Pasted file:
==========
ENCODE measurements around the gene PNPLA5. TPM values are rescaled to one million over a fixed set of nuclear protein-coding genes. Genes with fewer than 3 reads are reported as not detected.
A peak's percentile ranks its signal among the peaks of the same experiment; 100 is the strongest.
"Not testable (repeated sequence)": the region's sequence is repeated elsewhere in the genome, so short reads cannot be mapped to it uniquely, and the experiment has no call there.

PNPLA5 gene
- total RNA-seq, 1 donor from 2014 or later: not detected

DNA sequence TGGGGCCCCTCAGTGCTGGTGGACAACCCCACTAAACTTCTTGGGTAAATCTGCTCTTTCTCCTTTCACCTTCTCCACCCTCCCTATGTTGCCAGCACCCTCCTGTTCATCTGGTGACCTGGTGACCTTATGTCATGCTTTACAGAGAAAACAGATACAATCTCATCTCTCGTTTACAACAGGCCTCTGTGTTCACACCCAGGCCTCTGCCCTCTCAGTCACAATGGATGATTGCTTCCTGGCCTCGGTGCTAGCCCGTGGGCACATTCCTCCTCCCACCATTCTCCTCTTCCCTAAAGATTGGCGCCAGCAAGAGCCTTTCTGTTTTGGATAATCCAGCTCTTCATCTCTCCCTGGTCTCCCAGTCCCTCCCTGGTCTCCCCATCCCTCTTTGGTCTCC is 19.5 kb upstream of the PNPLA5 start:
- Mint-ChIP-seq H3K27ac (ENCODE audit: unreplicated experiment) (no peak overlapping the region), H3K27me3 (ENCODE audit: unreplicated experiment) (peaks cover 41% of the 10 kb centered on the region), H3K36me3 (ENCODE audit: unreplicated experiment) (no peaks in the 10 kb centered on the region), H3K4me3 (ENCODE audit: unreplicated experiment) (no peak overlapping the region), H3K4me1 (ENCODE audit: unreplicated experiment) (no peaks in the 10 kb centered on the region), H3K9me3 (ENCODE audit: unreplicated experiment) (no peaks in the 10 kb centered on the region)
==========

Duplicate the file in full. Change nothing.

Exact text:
ENCODE measurements around the gene PNPLA5. TPM values are rescaled to one million over a fixed set of nuclear protein-coding genes. Genes with fewer than 3 reads are reported as not detected.
A peak's percentile ranks its signal among the peaks of the same experiment; 100 is the strongest.
"Not testable (repeated sequence)": the region's sequence is repeated elsewhere in the genome, so short reads cannot be mapped to it uniquely, and the experiment has no call there.

PNPLA5 gene
- total RNA-seq, 1 donor from 2014 or later: not detected

DNA sequence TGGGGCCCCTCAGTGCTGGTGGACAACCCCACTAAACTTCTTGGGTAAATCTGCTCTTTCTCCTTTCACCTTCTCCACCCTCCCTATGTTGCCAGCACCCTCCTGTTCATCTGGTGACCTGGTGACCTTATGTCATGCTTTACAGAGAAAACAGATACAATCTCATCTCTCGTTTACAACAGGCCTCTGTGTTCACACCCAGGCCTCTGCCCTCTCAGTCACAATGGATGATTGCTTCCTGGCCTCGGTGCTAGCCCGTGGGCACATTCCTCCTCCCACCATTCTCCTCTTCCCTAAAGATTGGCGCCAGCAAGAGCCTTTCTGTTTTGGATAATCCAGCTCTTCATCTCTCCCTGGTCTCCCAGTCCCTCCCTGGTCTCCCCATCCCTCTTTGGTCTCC is 19.5 kb upstream of the PNPLA5 start:
- Mint-ChIP-seq H3K27ac (ENCODE audit: unreplicated experiment) (no peak overlapping the region), H3K27me3 (ENCODE audit: unreplicated experiment) (peaks cover 41% of the 10 kb centered on the region), H3K36me3 (ENCODE audit: unreplicated experiment) (no peaks in the 10 kb centered on the region), H3K4me3 (ENCODE audit: unreplicated experiment) (no peak overlapping the region), H3K4me1 (ENCODE audit: unreplicated experiment) (no peaks in the 10 kb centered on the region), H3K9me3 (ENCODE audit: unreplicated experiment) (no peaks in the 10 kb centered on the region)